Teaching kids how to protect the earth

By Sarah Moore 

As I write this, the Amazon rainforest is ablaze. That’s a very big problem; there’s every chance that the fires could “accelerate global warming and cause lasting harm to a cradle of biodiversity.” Yet, as much as we hate to admit it, teaching children how to protect the earth and discussing things like the Amazon aren’t often at the forefront of our minds. In all practicality, we’re often busy … making lunch, managing our children’s bedtimes, living life. 

I don’t write that judgmentally. I’m guilty of it too.   

As part of conscious parenting, however, it’s imperative that we do teach kids about what’s happening on our planet. Conscious parenting and salvaging what we can of the earth aren’t mutually exclusive. We have a moral obligation to not only teach children how to be kind to other humans, but also to show them how to nurture the global home they share.   

All this gentle and respectful parenting we’re striving for won’t mean a thing if our kids don’t have a planet on which they can live safely.  

We shouldn’t just teach kids about the implications of the Amazon fires, mind you – rather, they need to know about all the myriad factors that play into the future of this “pale blue dot” we call home. 

However, it feels a bit overwhelming to have that responsibility on our shoulders, doesn’t it? 

It is overwhelming. I’m not minimising the enormity of the task. Fortunately, as individuals, we’re not supposed to carry heavy burdens alone – especially seemingly insurmountable ones like climate change. Positively altering our world is going to take work from every single one of us as a global community. What matters is that we’re doing our part.

As conscious parents, we can weave important messages about sustainable living into our everyday lives.   

There’s always something we can do to protect the earth. Here are three ways that work well as we parent our children:  teach themshow themand lead them.   

1. Teach children about sustainability by talking about it.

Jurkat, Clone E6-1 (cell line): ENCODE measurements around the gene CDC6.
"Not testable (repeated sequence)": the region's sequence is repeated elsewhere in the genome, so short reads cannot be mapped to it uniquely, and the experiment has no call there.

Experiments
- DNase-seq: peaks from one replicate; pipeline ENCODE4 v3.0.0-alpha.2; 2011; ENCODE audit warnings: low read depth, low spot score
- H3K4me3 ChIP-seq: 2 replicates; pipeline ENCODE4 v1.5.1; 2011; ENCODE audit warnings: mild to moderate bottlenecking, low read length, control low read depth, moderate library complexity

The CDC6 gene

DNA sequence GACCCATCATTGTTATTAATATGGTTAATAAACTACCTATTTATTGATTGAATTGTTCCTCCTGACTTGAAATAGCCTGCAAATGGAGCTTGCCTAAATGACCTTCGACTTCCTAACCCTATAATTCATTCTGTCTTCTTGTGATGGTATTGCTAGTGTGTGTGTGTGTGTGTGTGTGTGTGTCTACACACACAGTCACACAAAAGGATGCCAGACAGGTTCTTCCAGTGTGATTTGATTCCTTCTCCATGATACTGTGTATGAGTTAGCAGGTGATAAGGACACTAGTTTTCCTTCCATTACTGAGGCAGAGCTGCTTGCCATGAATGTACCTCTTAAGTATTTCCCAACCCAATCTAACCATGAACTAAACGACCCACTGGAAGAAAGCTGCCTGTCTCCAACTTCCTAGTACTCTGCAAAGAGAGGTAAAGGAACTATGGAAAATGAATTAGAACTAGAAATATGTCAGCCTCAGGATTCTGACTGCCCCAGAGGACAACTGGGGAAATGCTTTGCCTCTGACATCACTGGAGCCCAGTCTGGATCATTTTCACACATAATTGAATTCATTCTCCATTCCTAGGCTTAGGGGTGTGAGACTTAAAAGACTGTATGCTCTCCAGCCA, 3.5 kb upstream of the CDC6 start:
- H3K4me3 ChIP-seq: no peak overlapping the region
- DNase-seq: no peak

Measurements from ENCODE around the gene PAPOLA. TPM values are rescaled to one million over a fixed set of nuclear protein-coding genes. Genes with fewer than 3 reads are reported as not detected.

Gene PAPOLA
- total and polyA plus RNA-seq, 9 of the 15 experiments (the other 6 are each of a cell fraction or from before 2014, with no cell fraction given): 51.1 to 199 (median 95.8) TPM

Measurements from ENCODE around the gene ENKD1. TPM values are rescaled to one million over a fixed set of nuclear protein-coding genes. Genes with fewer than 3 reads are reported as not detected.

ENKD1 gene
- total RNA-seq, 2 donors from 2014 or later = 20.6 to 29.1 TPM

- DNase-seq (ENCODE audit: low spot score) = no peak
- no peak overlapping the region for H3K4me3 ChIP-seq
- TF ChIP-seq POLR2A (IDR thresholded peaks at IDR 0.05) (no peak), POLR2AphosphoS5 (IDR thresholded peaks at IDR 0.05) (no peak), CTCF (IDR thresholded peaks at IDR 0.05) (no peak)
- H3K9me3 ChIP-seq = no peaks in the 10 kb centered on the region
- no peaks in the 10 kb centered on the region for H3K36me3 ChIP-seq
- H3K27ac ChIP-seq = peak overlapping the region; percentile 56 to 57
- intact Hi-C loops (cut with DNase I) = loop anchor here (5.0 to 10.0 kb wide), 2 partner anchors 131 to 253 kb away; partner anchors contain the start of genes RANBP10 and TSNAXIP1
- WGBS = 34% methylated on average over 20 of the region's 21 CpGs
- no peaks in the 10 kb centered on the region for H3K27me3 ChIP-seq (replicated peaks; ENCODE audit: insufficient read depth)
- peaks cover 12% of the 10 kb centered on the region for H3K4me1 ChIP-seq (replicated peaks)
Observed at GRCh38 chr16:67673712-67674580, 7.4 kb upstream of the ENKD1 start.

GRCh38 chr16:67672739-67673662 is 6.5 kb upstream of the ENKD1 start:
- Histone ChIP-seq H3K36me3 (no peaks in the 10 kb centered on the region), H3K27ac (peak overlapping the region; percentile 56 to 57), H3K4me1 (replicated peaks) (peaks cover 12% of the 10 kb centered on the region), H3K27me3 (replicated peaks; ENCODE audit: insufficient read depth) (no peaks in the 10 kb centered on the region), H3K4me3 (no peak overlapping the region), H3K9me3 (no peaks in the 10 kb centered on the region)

There are so many ways to weave this topic into your daily conversations. Although it’s wonderful to have sit-down discussions about the earth, it doesn’t need to be complicated or heavy-handed, particularly with children who are highly sensitive. Adapt your message to suit your child’s ability to process the information thoughtfully and without fear mongering. Starting small is great, particularly for small children. No child is too young to listen. It’s all about planting the proverbial seed. It will grow if you let it. 
Awareness and understanding go a long way; they’re how kids establish their belief systems about what’s important. 

Here are some simple and effective ways you can teach young children about protecting our planet: 

  • Tell your child why you’re turning off unnecessary lighting, water, or appliances in your home. You’re doing those things habitually; help your kids connect the dots. What you can say to your child: “I’m turning off the bedroom lights because no one’s in there. That’s how we save energy. Saving energy helps protect the earth and everyone who lives on it.” 
  • Recycle or compost more than you throw away; explain what you’re doing and why. 
  • Use colour-coded bins to make it fun and interesting for children who are learning what goes where. 
  • For older kids who have an understanding of time, you can talk about (and even visit) landfills. Research how long it takes various items to break down. A single plastic bag can take anywhere from 101000 years; some studies argue that they never fully decompose. What else can you research together? 
  • Teach young children through play. Do your toy cars ever stop for fuel? Ours do. When they pull up to our living room couch (which doubles as the gas/petrol station), they can choose between “clean chocolate and vanilla fuel” or “icky black garlic fuel that’s awful for the air.” (Nomenclature thanks to my child.) When we’re out and my child sees a car spewing black smoke, she knows it’s bad. She comments accordingly.
  • If you can, use your legs instead of your car. Some of the best discussions my child and I have ever had about protecting the earth were while we were on long walks together. Particularly for older kids, let them know why walking or biking are better than riding public transportation; why public transportation is better than driving alone. It’s easy to weave conversations about the earth into conversation while you’re out in nature. What you can say to your child: “We’re walking to the library today so we  don’t use the fuel that’s in our car. Saving fuel helps sustain the planet by  reducing fumes and protecting Earth’s natural resources.” Talking goes a  long way for kids. If they don’t hear important messages from you, what  would they know to look for (or to avoid) in society as they grow up? 
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